Donald J Trump’s State of the Union was as expected: long, boastful, cheesy — and largely right. Trump says he is creating a ‘new American moment’ — and it’s hard to deny that he is.

Before he was president, and even in his inauguration speech, Trump painted only a vision of America in ruins. Now, after a year of him in charge, his message is reassuring and upbeat. It’s not the same as Reagan’s sunny optimism — it’s more post-modern and surreal than that — but it’s not far off. You could call it Trump’s electric sunbed optimism. It’s feel-good, it’s a bit orange, and it seems to be rubbing off on the world. ‘Our families will thrive,’ he said in conclusion. ‘Our people will prosper, and our nation will forever be safe and strong and proud and mighty and free.’

Trump had prepared quite hard — his Twitter account has been notably quiet in the last two days — and he stuck to his promises theme, which was ‘building a safe, strong, and proud America.’

In a bit of good news for Brexit Britain, he stressed that he wanted to pursue bilateral trade deals ahead of multilateral ones. This is a Trumpist theme that had gone quiet recent, but seems firmly back in the agenda.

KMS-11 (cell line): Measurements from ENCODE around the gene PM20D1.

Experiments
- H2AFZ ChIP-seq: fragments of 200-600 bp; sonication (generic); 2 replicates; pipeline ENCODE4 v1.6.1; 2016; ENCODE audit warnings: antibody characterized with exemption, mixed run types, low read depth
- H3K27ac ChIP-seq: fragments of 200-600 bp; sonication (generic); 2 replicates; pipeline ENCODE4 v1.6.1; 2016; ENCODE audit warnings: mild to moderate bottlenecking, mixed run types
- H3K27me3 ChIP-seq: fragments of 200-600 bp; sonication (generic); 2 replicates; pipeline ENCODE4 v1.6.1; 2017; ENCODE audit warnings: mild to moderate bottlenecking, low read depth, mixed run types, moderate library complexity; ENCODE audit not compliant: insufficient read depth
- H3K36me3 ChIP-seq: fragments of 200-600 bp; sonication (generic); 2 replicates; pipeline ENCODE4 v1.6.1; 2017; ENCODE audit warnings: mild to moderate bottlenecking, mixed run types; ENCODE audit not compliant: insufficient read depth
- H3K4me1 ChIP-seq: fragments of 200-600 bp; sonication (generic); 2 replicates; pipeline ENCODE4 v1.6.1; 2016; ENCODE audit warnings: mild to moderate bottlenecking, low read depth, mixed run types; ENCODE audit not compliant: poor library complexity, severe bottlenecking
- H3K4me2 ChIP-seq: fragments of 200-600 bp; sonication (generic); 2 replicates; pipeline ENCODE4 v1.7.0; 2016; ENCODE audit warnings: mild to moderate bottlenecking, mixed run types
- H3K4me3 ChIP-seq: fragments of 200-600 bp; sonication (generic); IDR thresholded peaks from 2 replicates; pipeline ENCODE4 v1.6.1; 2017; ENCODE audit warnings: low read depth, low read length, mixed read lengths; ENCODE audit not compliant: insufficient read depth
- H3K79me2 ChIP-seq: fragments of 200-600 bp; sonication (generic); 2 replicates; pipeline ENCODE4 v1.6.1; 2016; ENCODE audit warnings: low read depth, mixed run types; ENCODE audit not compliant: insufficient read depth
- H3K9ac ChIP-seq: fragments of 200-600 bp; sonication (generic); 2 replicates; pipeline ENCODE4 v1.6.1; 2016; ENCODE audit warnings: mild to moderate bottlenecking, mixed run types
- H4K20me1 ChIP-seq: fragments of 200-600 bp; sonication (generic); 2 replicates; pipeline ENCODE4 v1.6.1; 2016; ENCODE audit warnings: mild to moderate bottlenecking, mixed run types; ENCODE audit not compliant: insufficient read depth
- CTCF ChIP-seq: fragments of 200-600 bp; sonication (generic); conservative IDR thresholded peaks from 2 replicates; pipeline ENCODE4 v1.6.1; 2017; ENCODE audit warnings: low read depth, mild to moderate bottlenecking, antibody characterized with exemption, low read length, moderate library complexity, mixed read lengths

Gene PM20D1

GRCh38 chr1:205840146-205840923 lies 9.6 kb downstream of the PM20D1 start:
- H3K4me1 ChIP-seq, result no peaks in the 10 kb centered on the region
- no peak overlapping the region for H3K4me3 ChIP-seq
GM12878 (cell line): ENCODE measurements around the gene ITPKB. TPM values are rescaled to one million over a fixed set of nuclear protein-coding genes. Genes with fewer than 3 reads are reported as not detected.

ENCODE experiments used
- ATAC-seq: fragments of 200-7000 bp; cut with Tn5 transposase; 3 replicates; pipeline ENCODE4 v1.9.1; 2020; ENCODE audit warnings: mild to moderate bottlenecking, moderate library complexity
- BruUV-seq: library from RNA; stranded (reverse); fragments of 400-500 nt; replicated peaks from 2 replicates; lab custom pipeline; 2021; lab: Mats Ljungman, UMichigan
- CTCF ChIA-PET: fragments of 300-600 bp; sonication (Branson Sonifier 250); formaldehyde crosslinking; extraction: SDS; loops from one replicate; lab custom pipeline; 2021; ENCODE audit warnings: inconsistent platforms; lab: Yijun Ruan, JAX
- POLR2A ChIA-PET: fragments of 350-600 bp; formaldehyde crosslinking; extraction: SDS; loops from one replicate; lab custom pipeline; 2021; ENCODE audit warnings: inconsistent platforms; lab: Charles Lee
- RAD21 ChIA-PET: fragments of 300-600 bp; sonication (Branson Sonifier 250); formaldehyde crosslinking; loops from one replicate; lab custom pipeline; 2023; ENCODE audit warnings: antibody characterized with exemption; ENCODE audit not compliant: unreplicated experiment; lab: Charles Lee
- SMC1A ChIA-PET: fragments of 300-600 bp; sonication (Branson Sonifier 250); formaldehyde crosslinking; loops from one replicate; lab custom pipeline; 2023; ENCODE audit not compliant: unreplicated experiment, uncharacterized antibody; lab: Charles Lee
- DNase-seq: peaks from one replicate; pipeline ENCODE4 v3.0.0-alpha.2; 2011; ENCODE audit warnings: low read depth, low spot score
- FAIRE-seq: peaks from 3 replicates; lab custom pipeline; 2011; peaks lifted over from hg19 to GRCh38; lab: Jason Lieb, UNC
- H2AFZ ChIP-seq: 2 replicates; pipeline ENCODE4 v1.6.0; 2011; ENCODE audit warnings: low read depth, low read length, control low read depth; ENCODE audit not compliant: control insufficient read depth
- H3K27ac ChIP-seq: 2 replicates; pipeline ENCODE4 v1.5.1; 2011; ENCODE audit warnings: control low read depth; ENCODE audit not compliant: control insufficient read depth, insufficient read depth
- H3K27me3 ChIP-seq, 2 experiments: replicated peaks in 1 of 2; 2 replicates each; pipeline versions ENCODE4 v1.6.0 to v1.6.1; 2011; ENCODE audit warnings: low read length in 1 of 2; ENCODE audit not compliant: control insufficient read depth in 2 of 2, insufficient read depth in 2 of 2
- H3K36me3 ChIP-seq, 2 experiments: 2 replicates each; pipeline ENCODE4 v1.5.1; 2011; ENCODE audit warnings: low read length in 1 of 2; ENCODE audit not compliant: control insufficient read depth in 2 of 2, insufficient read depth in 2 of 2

‘From now on, we expect trading relationships to be fair and to be reciprocal’, Trump said, and he declared an end to ‘decades of unfair trade deals that sacrificed our prosperity and shipped away our companies, our jobs, and our nation’s wealth’.

The focus was large domestic and economic. Trump stressed his greatest hits: his tax cut, his deregulation, his appointing of so many conservative judges, and his bringing back jobs to America. The truth is, never mind how much it hurts his critics, Trump has a lot to show off about.

‘Very soon, auto plants will be opening up all over our country’, he said, before mentioning Chrysler’s decision to move one of its plants from Mexico to Michigan as an example of industry coming back home. ‘This is all news that Americans are totally unaccustomed to hearing’.

He also reflected on his failure to repeal Obamacare and his intention to honour his campaign pledges to reform immigration. It was in other words, just like every Trump speech you’ve ever heard, only longer and slightly sharper.

The cheesy bits were really cheesy — but we knew they would be after he pulled similar stunts in his first address to the joint houses last year. Last night, he summoned an Ohio welder who plans to send his daughters to college with money saved from the tax cut. He heralded some first responders. He expressed the nation’s grief with some families who had lost loved ones to gang violence. And, in the longest applause line of the night, he consoled the parents of Otto Warmbier, a U.S. student who suffered fatal injuries while imprisoned in North Korea.

It may make the stomach turn a bit — but people seem to like it. A snap poll after the speech said three quarters of Americans had positive response to the speech.

Trump only mentioned Russia once — in a line about China. He didn’t mention the Mueller investigation. However, in a ‘hot mic’ incident as he left Congress after the speech he was overheard telling a Republican congressman that he would ‘100 per cent’ be releasing the infamous memo that allegedly shows how the Democrats conspired against him to cook up the Russia collusion scandal.